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Using Josh for form data

While Josh.js was built primarily for creating bash-style shells in the browser, the same mechanisms would be nice to use for form input. Yes, it does break the expected user behavior, but if you are creating a UI for unix people this might just be the geeky edge to push usability over the top. Problem was, Josh.js originally bound itself to the document root and you had to activate/deactivate it to take over key interception. While you could manually trigger this, it was less than ideal for having multiple instances of Josh.Readline on one page each attached to an input field. With todays release of Josh.js (marked minor, since it's backwards compatible and incompatible breaking changes are on the horizon), readline can bind to an element and can even do so after the fact. In addition, key bindings of josh can be disabled or remapped to better match your use case. Finally, because taking over the UX of form input is unfortunately not quite as simple as just binding readline to an input element, Josh.js now includes Josh.Input to simplify the binding.


There are two ways to create a josh form element. Either you attach Josh.Input to an <input> field or a <span>. The former preserves the standard look and feel of an input field, but has to play some tricks to properly handle cursor positioning. The latter can be styled any way you like and uses the underscore cursor behavior also used in Josh.Shell.

The former uses html like this:

<input id="input1" type="text" />

and binds it to Josh.Input with:

var cmd1 = new Josh.Input({id: "input1"});

to produce:


And the latter will generally use a span like this:

<span id="input2"></span>

Adorned with whatever css you like to create the input look and feel and then is bound to Josh.Input the same way with:

var cmd2 = new Josh.Input({id: "input2"});

creating an input like this:


Note that the two inputs share history and killring, which in addition to line editing behavior makes them so much more powerful than just plain old input boxes. Also note that the only reason we capture the object created by new Josh.Input is so that we could access its members, such as the Josh.Readline instance bound to the element. As I said, I wouldn't recommend using this in a regular form, since form input behavior on the web is rather well established, but a custom app that evokes a unix input mentality could certainly benefit from it.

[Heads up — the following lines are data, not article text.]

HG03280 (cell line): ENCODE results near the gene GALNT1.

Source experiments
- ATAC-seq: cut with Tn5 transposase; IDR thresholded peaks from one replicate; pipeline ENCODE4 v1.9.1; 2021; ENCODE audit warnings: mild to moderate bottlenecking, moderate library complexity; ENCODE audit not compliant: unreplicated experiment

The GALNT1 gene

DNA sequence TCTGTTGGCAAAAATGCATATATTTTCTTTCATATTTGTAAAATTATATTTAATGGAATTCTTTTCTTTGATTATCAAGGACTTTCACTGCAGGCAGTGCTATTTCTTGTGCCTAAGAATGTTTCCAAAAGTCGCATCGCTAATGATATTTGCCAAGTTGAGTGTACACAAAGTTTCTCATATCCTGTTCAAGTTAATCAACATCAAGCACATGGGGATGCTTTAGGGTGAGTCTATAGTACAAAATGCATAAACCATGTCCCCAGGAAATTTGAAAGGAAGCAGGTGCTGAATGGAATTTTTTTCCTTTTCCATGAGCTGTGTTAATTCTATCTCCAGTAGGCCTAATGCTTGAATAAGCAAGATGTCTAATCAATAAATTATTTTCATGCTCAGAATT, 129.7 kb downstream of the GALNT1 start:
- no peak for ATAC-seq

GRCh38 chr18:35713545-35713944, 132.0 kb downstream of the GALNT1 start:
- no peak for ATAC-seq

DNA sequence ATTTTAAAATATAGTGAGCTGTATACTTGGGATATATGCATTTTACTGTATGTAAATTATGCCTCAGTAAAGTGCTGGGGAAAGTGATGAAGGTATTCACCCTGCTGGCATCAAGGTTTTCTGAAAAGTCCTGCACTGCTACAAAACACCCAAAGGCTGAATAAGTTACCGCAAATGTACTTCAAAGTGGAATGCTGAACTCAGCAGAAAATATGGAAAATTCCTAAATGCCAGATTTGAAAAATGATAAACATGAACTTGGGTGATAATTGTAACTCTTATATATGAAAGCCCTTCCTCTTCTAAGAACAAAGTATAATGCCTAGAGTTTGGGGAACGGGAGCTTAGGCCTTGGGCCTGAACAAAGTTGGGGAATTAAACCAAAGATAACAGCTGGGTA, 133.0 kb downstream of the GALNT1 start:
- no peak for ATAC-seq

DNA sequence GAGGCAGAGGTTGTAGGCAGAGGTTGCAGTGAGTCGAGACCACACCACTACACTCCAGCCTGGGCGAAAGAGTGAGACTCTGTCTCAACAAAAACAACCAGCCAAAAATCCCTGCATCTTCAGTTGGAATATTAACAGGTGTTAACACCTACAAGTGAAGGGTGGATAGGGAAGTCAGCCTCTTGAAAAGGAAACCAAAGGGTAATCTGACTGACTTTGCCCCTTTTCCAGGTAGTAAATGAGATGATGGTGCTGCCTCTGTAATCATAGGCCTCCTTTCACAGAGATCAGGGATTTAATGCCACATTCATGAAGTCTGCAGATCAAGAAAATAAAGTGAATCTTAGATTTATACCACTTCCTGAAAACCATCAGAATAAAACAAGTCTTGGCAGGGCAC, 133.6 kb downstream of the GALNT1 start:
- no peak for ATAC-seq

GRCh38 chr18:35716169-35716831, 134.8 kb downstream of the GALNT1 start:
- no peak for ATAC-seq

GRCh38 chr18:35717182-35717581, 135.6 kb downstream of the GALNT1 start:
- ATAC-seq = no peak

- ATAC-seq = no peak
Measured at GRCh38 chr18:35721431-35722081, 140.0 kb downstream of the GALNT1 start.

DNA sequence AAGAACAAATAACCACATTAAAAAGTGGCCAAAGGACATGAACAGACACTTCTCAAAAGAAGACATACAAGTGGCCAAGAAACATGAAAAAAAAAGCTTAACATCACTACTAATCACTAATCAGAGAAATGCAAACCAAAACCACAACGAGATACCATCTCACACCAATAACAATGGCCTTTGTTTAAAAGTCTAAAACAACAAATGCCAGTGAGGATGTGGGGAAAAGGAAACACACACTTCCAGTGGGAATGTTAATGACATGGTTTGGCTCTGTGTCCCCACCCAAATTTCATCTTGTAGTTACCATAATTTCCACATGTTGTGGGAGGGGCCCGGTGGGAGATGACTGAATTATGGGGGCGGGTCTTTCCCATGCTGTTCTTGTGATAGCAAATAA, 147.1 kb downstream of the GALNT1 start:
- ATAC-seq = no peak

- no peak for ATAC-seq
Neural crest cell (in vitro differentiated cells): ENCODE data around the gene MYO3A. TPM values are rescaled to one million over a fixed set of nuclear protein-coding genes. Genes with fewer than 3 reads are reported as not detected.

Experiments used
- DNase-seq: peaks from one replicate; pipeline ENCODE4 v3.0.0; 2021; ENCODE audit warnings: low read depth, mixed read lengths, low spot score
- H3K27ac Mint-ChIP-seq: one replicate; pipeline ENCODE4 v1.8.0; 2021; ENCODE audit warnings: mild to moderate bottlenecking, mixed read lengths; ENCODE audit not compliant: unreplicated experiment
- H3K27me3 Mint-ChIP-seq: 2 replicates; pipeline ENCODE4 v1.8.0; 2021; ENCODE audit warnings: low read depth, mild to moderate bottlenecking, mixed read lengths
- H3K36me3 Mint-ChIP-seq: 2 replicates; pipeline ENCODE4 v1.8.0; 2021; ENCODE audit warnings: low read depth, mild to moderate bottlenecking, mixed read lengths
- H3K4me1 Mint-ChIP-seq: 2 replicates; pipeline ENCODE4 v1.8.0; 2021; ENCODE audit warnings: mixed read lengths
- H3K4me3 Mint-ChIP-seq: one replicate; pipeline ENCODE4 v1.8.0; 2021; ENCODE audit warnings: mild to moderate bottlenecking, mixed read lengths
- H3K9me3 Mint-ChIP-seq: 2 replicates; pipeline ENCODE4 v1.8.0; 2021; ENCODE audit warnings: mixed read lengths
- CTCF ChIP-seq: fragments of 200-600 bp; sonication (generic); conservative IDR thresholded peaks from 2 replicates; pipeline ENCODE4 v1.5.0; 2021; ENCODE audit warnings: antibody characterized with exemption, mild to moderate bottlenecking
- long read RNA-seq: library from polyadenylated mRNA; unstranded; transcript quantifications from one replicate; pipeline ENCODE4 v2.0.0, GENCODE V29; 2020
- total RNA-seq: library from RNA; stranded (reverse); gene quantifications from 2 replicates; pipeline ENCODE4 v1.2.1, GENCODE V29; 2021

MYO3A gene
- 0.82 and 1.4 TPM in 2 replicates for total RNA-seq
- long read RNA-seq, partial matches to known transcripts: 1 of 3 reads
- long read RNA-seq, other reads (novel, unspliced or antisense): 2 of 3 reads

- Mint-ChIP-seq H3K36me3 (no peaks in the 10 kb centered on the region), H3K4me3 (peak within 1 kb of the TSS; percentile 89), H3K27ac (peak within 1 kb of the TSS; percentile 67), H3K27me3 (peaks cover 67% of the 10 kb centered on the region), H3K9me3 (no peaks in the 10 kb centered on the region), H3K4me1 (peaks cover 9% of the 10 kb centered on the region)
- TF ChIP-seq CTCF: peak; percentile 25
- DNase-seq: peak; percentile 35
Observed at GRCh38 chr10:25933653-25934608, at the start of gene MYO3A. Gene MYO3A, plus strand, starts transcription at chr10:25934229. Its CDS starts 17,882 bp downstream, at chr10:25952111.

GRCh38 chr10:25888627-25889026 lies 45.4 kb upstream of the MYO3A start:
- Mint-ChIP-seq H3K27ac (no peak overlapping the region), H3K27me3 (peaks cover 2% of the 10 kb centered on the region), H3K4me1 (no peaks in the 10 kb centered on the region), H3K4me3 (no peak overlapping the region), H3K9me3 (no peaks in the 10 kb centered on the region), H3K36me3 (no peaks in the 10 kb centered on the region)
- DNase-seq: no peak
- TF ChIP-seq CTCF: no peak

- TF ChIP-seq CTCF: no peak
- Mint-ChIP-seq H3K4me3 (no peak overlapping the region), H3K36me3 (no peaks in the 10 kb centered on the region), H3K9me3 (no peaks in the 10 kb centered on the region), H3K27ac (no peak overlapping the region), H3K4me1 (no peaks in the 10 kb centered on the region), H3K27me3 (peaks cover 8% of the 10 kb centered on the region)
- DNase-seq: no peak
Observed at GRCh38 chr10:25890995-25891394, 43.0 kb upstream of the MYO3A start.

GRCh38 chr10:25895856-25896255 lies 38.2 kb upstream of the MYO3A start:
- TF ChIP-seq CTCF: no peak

Changes to Josh.js for Input

Adding Josh.Input revv'ed Josh.js to 0.2.9 (i.e. no breaking changes), which allows Josh.Readline and by extension Josh.Shell to be bound to an element. When Josh.Shell is bound to an element, it will now activate/deactivate on focus (for this it will add a tabindex to the shell element if one isn't already there). Binding to an input or input mimicking span did illustrate that certain key bindings just don't make sense. Rather than hardcode a couple of binding exceptions for input, 0.2.9 also introduces the ability to bind and unbind the existing Readline commands to any key (modifiers work, but only a single modifier is recognized per key combo right now). This could be used to change the emacs-style bindings, but really is primarily intended to unbind commands that don't make sense. The bindable commands are:

  • complete - invoke command completion
  • done - invoke the command handler
  • noop - capture the key but don't do anything (bound to caps-lock, pause and insert)
  • history_top - go to and display the history top
  • history_end - go to and display the history end
  • history_next - go to and display the next item in the history
  • history_previous - go to and display the previous item in the history
  • end - cursor to end of line
  • home - cursor to beginning of line
  • left - cursor left
  • right - cursor right
  • cancel - interrupt the current command input
  • delete - delete character under cursor
  • backspace - delete character to the left of cursor
  • clear - clear the shell screen
  • search - start reverse search mode
  • wordback - cursor to previous word
  • wordforward - cursor to next word
  • kill_eof - kill text to end of line
  • kill_wordback - kill the previous word
  • kill_wordforward - kill the next word
  • yank - yank the current head of the killring to the cursor position
  • yank_rotate - if following yank, replace previously yanked text with next text in killring

Binding commands to keys is done with:


and unbinding is done with:


where key is:

 keyCode:  120
 // or
 char: 'x',
 // plus one of these:
 crtlKey: true,
 metaKey: true

Josh also provides a simply lookup for special key keycodes:

Josh.Keys = {
    Special: {
      Backspace: 8,
      Tab: 9,
      Enter: 13,
      Pause: 19,
      CapsLock: 20,
      Escape: 27,
      Space: 32,
      PageUp: 33,
      PageDown: 34,
      End: 35,
      Home: 36,
      Left: 37,
      Up: 38,
      Right: 39,
      Down: 40,
      Insert: 45,
      Delete: 46

Josh.Input automatically unbinds Tab and Ctrl-R.

All these changes do not affect existing usages of Josh.js, however 0.3 is coming up soon and it may have some breaking changes (will try not to, but can't determine yet if that's possible), but I'll talk about those plans in a future post